Ministry of Education apologises to Canterbury schools after scathing Ombudsman report
A scathing Ombudsman report has slammed the Ministry of Education for its handling of Canterbury school mergers and closures after the 2011 earthquakes.
The report, released on Wednesday, found significant flaws in the way the ministry engaged with school communities and recommended it work with the education sector to develop a process for closing or merging schools in future.
Principals and political figures had been calling for the ministry and ex-Education Minister Hekia Parata to apologise over how Canterbury's schools' shake-up was handled. No apologies were offered until Wednesday, but the ministry had previously conceded it did not get the process right.
The ministry's proposal to close 13 Canterbury schools and merge 18 others, announced in September 2012, shocked many in the community who expected further engagement before specific plans were made.
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The schools to close or merge were given no warning of what was to come.
At the announcement, principals were given coloured tags to wear on their chests. They later learned the colours represented their school's fate.
Chief Ombudsman Peter Boshier said while ministry staff faced "unprecedented challenges" in reorganising Canterbury schools following the earthquakes, there was a fundamental lack of transparency in its approach and schools were left feeling "blindsided".
"Essentially, while schools and communities were engaging in what they thought was a genuine discussion about broad future visions for schooling in Canterbury, the ministry was progressing a business case with detailed plans for individual schools."
A Christchurch Primary Principals' Association inquiry into the schools' shake-up made similar findings in 2016.
Ministry chief executive Iona Holsted the scale of damage and disruption to schools meant it was an "extraordinary situation" and, while the ministry's intentions were good, she acknowledged it should have done a better job.
"They deserved better. We let them down and we are sorry. We know this undermined trust and confidence in us, as the Ombudsman's school closures report confirms.
"We didn't set out to mislead or to keep people in the dark, but the result was that we weren't as transparent as we should have been."
Holsted said the ministry had done a lot of work to put things right since the initial announcement.
"We now engage with schools earlier in the process and provide them with the information they need as early as we can."
New Zealand Education Institute (NZEI) president Lynda Stuart said the report reflected what the situation was for communities and schools at the time.
"I think that disappointment, that hurt, that soul wound for many of those schools and their communities at that time was absolutely unnecessary."
NZEI had warned the ministry to listen to children and principals about what they needed, but they were "run roughshod over in the rush to complete the apparently pre-determined plans", she said.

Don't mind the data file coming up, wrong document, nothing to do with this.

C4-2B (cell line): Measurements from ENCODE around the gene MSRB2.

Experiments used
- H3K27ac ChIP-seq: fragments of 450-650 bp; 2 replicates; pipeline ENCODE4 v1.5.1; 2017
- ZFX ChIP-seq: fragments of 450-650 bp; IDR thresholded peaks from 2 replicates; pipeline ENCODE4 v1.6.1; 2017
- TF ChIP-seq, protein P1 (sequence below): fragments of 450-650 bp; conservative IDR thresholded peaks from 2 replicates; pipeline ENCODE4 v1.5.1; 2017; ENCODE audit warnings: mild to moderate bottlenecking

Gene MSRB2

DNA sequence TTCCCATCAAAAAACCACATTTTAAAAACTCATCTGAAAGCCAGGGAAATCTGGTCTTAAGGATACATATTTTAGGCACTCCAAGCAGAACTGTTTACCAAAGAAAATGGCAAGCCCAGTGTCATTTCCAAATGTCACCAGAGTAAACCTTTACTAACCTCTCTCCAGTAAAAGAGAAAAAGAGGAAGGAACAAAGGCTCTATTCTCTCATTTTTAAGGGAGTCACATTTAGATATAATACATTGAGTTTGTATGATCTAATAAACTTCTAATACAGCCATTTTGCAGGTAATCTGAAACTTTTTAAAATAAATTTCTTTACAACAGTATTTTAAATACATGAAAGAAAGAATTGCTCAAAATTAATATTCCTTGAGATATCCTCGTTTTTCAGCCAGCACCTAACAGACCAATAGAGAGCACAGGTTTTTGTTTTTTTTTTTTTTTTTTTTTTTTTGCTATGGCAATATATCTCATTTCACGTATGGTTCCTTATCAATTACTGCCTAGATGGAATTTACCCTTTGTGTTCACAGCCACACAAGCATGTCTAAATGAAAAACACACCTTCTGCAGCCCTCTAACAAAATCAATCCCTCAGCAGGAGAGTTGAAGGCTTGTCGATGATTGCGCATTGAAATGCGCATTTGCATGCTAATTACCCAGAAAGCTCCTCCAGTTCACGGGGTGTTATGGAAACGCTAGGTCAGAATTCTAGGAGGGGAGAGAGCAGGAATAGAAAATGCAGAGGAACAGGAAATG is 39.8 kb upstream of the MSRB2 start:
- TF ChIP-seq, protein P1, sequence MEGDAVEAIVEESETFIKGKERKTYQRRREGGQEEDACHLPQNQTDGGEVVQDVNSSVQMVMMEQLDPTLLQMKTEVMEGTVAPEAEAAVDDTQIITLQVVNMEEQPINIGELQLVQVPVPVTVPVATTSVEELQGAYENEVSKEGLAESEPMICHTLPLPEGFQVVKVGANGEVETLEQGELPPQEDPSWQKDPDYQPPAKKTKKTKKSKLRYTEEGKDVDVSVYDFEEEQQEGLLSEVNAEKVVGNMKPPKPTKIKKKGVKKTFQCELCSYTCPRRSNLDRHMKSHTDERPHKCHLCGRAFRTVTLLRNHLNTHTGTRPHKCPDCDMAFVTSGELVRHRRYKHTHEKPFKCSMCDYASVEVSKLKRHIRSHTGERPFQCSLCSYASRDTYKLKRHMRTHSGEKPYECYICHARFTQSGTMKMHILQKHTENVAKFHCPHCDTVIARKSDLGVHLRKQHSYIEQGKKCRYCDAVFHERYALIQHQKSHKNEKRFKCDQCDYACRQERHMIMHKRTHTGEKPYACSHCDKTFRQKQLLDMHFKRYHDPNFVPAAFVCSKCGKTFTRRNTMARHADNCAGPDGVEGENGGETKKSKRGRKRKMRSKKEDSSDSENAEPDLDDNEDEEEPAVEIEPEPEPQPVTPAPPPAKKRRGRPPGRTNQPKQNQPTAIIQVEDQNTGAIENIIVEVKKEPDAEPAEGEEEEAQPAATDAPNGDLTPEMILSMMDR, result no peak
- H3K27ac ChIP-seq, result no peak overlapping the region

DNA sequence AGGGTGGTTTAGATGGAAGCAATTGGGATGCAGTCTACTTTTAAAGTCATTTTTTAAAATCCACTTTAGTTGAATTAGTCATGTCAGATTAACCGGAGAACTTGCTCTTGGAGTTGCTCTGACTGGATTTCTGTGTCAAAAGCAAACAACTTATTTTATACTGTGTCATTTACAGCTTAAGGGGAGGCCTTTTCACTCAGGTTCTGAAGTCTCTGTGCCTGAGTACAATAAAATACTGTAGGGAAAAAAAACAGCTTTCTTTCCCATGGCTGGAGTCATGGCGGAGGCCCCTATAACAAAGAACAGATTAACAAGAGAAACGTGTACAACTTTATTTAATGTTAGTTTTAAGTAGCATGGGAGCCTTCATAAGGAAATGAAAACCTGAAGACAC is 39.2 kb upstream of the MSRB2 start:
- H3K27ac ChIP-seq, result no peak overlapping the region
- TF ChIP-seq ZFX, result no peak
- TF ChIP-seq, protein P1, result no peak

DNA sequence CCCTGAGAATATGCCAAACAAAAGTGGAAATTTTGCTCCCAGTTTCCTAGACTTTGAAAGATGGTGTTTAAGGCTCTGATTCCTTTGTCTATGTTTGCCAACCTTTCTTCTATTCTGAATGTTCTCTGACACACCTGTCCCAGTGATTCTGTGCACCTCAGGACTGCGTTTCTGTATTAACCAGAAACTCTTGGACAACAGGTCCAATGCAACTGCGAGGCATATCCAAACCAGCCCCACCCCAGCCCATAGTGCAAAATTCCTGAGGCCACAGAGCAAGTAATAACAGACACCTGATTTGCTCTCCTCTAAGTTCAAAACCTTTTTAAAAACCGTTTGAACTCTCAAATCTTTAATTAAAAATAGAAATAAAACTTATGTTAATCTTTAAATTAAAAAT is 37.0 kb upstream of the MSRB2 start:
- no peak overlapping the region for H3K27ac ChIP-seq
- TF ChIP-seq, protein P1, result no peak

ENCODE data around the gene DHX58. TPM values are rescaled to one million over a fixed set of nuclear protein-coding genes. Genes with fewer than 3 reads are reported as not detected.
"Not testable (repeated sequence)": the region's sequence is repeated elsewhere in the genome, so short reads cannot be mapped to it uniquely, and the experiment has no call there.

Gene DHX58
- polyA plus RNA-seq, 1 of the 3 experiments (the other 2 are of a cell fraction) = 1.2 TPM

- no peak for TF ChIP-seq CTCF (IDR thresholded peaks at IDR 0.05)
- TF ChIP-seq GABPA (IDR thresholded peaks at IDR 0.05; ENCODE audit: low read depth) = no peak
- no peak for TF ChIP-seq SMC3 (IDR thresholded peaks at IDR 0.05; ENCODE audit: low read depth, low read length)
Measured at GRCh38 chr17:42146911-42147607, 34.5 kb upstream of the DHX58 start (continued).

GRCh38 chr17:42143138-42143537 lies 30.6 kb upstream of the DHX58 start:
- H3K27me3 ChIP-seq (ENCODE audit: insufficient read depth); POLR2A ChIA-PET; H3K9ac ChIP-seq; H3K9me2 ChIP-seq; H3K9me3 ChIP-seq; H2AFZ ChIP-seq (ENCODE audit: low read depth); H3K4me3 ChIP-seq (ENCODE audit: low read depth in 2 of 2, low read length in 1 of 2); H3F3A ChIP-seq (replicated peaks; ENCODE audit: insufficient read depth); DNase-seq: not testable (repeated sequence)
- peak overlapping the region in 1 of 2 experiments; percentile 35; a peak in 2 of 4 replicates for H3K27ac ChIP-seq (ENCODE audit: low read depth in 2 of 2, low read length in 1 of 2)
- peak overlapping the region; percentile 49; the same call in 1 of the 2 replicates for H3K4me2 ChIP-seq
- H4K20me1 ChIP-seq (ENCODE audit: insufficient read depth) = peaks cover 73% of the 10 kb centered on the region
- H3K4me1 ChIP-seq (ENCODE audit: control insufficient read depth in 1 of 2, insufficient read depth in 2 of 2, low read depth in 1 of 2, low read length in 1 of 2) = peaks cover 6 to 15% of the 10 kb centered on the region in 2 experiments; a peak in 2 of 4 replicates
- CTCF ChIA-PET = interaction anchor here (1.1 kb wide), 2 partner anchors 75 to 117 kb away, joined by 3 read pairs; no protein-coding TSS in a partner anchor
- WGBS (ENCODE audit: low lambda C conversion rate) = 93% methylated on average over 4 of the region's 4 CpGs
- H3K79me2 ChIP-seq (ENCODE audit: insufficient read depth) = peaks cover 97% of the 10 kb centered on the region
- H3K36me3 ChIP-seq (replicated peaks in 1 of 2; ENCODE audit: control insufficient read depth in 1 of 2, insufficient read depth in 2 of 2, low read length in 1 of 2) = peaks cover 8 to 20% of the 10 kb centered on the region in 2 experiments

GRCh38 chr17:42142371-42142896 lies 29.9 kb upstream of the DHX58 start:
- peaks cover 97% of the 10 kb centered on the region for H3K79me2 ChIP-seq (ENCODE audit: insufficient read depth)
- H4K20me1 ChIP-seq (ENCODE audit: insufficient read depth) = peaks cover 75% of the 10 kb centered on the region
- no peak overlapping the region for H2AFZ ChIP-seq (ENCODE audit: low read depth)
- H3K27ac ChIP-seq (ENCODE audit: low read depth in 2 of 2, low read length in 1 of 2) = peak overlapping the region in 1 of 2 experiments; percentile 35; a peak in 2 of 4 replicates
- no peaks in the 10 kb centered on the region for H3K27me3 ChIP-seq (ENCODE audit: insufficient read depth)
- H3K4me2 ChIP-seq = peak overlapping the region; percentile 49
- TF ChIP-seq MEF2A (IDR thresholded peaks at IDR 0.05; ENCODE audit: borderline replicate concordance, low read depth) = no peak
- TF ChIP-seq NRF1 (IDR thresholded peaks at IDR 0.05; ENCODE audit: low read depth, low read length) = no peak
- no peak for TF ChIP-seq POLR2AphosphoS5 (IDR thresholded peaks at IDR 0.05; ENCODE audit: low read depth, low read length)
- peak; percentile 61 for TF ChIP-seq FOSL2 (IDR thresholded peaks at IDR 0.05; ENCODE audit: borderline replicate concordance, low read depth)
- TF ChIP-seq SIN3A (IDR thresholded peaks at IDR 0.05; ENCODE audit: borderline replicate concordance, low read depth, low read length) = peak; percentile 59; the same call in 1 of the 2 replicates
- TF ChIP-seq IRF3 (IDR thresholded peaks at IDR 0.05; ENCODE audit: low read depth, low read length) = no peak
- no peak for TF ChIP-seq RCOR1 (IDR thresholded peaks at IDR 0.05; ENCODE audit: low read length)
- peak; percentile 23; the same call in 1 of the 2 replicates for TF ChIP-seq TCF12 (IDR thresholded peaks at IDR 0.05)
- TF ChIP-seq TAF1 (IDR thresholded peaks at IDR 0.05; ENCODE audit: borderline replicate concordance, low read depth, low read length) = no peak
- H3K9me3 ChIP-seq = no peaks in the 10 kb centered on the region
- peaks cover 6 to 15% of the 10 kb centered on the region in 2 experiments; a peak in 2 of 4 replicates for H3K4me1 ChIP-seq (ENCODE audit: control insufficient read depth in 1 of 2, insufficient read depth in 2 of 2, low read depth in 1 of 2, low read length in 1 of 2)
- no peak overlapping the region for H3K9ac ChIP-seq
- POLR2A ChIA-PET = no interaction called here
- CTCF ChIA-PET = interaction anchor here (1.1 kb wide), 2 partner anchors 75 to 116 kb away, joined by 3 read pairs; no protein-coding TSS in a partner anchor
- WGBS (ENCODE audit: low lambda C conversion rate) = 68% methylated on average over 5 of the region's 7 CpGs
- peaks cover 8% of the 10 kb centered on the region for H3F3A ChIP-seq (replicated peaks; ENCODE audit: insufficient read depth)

Green Party education spokeswoman Catherine Delahunty said the ministry needed to sit down with the schools affected by the process and ask them what the consequences had been.
She said she did not know whether all the mergers had benefited students.
WHAT'S HAPPENED SINCE THE 2012 ANNOUNCEMENT?
The principal of one Christchurch school shut down after the city's education shake-up in 2012 says he hopes the "flawed process" will never be repeated.
To date, nine Christchurch schools have closed, including Linwood Intermediate, Richmond School, Greenpark School and Manning Intermediate.
Fifteen others have merged into six. This year, Aranui High, Aranui School, Avondale School and Wainoni School became Haeata Community Campus. Central New Brighton School, North New Brighton School, and Freeville School became Rawhiti School in 2016.
Phillipstown School, which merged with Woolston School to form Te Waka Unua School in 2015, fought hard to avoid the merger.
Despite protests, a 550-signature petition, and 18 months of legal battles which went to the High Court, the merger was forced through.
Former Phillipstown School principal Tony Simpson said the Ombudsman's findings, released on Wednesday, gave him a "feeling of hope that this will never be repeated again".
"The destruction of communities, the destruction and distress and disruption caused to people's lives, namely children, parents, teachers, community groups . . . just so many people were affected by this flawed process."
He said he hoped local communities would play a "significant part" in future decision-making about local schooling.
Halswell Primary School principal Bruce Topham said the ministry's apology was "long overdue".
"Some of those communities were small and quite fragile, and a number of them were suffering because of the earthquakes, so for them it was like a double-whammy."
Topham attended the closure announcement in 2012.
"There was a whole lot of grown-ups crying, not for their personal loss but because they felt they had let their community down," he said.
"That was horrendous, it didn't need to be like that."
THE OMBUDSMAN'S KEY FINDINGS:
- There were significant gaps and flaws in the ministry's engagement and communication with schools and communities.
- The mismanaged process caused further stress to already traumatised communities, causing a major loss of trust between the ministry and schools.
- There was a fundamental lack of transparency in the ministry's approach.
- The September 2012 announcement was poorly handled.
- The ministry publish a written apology in The Press newspaper to the schools and communities affected.
- The ministry work with education leaders to develop a strong process for future engagement on school closures and mergers.